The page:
The Carters bought most of their Dutch paintings in the 1970s, and repeatedly over the years lent works to LACMA and other museums, including the Museum of Fine Arts in Boston and the Metropolitan Museum of Art in New York City. The Carters promised their collection -- then about 30 works -- to LACMA more than two decades ago.

But instead of leaving all the works as a bequest, as many donors do, Carter called the museum in late August to propose the immediate gift of 11 works -- “first-rate masterpieces, every one,” Rich said.

“She wants to enjoy the public enjoying them.... This is what makes great institutions. Without people like this, it just doesn’t happen.”

The Carter collection’s artists were contemporaries of Rembrandt van Rijn, who chose to specialize in portraiture and religious themes. These painters instead turned to scenes of nature and daily life.

Subjects include a placid Brazilian coastal landscape (by Post), a light-flooded vision of the “The Flight Into Egypt” (by Cuyp), a great oak (by Van Ruisdael), a nearly unadorned church interior (by Saenredam) and an impossible bouquet -- a vase of vividly colored flowers, painstakingly rendered by Bosschaert, that ordinarily bloom in different seasons.

In hunting down such works, the Carters “had marvelous timing. They began to collect at a time when it was getting really difficult to get the best work by these artists. Yet time and time again, they did,” said John Walsh, director emeritus of the Getty Museum and an authority on 17th century Dutch painting. “And when they got a better example by a given artist, they got rid of the lesser one. They were always shaping the collection as they went along, and they were always thinking of the museum.”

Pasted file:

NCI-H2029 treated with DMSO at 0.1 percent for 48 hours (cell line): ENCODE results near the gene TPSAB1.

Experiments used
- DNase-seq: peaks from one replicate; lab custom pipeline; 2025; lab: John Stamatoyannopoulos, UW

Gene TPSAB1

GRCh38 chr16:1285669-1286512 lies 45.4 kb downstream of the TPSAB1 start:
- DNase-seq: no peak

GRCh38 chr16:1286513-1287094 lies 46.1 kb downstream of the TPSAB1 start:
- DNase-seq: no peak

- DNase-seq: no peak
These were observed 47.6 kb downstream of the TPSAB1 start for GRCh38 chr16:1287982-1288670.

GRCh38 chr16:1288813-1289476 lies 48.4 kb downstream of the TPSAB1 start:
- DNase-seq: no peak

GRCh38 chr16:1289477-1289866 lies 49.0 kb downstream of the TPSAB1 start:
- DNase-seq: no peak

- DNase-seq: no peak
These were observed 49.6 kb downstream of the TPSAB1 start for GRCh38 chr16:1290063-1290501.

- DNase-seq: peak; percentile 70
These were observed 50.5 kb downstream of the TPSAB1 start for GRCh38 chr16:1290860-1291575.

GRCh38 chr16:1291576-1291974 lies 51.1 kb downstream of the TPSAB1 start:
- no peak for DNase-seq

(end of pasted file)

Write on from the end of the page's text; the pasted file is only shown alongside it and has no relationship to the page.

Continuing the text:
Though curators are perennially reluctant to estimate market values, and Carter was unavailable for comment, recent auction results hint at the demand for works from this Dutch period. In July 2002, a still life by Bosschaert -- a small image of flowers, painted on copper, as is the Bosschaert in the Carter collection -- fetched $3.2 million at a Sotheby’s sale. A drawing by Cuyp went for $2.9 million at Christie’s in 2001, and a Cuyp painting sold for $6.5 million at Sotheby’s in 1994. Oil paintings by Van Huysum have sold for as much as $3.5 million.

Because most other major works of these artists are already held by museums and other institutions, experts note, acquisitions like this one are rare.

The oil paintings in the current gift, executed on canvas, wood panels and, in the case of the Bosschaert, copper, vary in size from 9 by 11 inches to 35 by 53 inches. They have been seen at LACMA at least twice already, in shows that were built around the Carters’ collection.

LACMA officials said the newly acquired works would be displayed on the second floor of LACMA’s Ahmanson Building, in a suite of galleries already named for the Carters, near the museum’s three Rembrandts.

The Carter family’s earlier loans to LACMA and elsewhere included at least 19 other works that were not part of this gift. Museum insiders said they saw no reason to worry about the fate of remaining works, which have also been pledged to the museum eventually.